Thursday, 3 November 2011


Do you know what? I absolutely love Christmas. I am not even a Christian but I love it just the same, there is something magical about it, especially if you have small children in your life and it is even more magical if we are lucky enough to have snow like we did last year.

I have had to re-learn how to love Christmas because over the last few decades it has been totally dominated by consumerism, the latest in a line of false Gods for us all to worship.

In our house we don't allow TV advertising. I made that decision when our little boy was very young because I could see how our society had been completely dominated by advertising and the programs had now become more of an incidental gap filler in between ads. I wanted to see if we could bring up a child as an inquisitive little free thinker rather than just another compliant drone. The positive effect of that has been that we don't start getting wound up for the big spend as early as most people do.

I am lucky to have been a child of the 60's, a time when Britons were experiencing a new found freedom and a new prosperity. A generation were growing up who had no experience of war but were the children of people who knew it well and what hardship it could bring. What was great about being a child in the 60's was the fact that people still liked people. Our house was alive with the comings and goings of friends and relatives and of course at Christmas time it was positively buzzing.

I won't pretend that I didn't get a huge pile of presents because I did. I was an only child and because my parents had so many friends I was spoiled rotten. On my sixth Christmas the pile of presents on the floor was nothing short of embarrassing. I can't remember what most of the presents were but there were a few Action Men and a Johnny Seven assault rifle with which I rather abruptly awakened my Dad on Christmas morning. On any other morning, a batten round between the eyes from a Johnny Seven would have cost me dearly but hey, it was Christmas.

The things I do remember about Christmas back then were what make me want to share that with people in the future and help to bring us about from the present course of folly and find the true spirit of Christmas again. The happy atmosphere, the carefree people who just wanted to be together to share the festivities and have fun.

The celebrations at this time of year are of course nothing at all to do with Christianity and were conveniently hijacked by it when it was the dominant force in society. I don't want to labour that point because in fairness to Christianity, it didn't really do it much harm. The festivities are strewn with markers that give away it's pagan heritage from the mistletoe, the holly and the ivy, right up to Santa himself, who bears more than a passing resemblance to Odin.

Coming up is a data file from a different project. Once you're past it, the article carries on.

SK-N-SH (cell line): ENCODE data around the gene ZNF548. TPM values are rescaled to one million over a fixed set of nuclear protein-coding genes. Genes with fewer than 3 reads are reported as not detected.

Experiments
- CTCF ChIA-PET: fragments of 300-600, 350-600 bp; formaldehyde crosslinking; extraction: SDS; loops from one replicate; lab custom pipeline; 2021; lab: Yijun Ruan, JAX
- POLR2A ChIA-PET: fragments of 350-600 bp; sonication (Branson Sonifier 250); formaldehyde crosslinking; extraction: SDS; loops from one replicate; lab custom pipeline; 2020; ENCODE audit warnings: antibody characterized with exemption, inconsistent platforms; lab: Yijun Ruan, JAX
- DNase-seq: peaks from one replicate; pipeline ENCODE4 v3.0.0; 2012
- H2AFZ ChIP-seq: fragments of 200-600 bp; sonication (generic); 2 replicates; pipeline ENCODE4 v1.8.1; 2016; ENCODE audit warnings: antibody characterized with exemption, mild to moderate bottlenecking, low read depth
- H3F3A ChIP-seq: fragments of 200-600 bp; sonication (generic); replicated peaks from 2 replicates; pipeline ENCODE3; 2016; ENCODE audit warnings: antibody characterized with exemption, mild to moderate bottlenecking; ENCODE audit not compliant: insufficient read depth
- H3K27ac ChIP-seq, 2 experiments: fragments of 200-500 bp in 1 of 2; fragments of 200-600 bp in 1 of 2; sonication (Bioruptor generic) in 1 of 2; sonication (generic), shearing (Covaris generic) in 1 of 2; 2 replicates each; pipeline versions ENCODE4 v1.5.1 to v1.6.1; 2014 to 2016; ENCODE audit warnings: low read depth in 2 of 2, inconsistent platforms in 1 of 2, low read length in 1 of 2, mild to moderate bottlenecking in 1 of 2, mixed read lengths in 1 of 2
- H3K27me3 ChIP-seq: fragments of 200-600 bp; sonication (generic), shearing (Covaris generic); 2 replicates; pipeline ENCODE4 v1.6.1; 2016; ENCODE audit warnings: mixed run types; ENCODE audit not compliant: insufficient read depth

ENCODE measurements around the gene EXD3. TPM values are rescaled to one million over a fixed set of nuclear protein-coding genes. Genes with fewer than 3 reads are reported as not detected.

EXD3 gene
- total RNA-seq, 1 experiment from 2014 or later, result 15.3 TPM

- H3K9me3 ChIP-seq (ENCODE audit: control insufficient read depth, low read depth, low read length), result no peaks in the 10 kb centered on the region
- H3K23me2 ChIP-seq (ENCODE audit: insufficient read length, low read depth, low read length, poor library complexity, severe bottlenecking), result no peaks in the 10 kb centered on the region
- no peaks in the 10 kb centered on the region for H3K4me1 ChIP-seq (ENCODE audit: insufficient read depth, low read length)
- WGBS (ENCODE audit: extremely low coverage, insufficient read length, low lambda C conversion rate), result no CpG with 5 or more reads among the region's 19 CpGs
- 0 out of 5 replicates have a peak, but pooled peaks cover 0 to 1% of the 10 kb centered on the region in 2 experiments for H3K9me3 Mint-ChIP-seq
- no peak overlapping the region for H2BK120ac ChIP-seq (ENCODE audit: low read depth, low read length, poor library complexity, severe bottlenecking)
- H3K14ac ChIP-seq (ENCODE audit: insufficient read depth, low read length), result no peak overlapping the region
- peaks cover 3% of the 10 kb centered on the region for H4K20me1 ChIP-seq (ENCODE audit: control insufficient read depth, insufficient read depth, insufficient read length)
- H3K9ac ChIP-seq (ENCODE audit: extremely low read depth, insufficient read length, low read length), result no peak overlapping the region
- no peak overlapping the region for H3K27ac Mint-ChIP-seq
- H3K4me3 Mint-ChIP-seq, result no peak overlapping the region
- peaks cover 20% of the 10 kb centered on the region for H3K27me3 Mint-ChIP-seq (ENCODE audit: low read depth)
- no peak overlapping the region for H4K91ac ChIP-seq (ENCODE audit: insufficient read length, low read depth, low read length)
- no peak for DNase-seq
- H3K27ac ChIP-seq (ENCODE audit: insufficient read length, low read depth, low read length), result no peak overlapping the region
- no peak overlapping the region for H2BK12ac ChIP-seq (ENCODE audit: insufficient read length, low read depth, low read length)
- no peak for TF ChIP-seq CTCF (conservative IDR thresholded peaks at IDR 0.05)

I would like to see us liberate ourselves from corporate slavery altogether but it will be an uphill struggle because we have been brought up with it in our faces everywhere we look. We can't even switch on our laptop without being bombarded by flash adverts and especially on the websites of newspapers.I know it's going to be hard to break this habit but of all the times of year when we should, Christmas is the one where they target us the hardest.

The joy of Christmas truly is in the getting together and sharing the darkest time of year with the ones you love. The long list of people who we feel duty bound to send a card to is not essential, nor is it essential to go to the shopping centre and find yet another useless item for someone you care about. Children are prisoners in their own room in many houses to an Xbox or a PS3. Probably given with love but surreptitiously relieving you with the need to spend any quality time with your child and show that love.

Christmas is, for your children, a fun time and a time of expectations but is also an opportunity to give them a well thought out gift. A gift that can make them grow either intellectually or socially and also a gift of something they are really going to need.

It is time to rid ourselves of the corporations at Christmas. Their power over us is given to them by us and can be taken away if we have the will. A gift that is given with love is gratefully accepted by someone who deserves that love. A gift that you made yourself or bought locally is a well thought out gift, whereas a lump of technology from China is no more than a token given out of a misplaced sense of duty.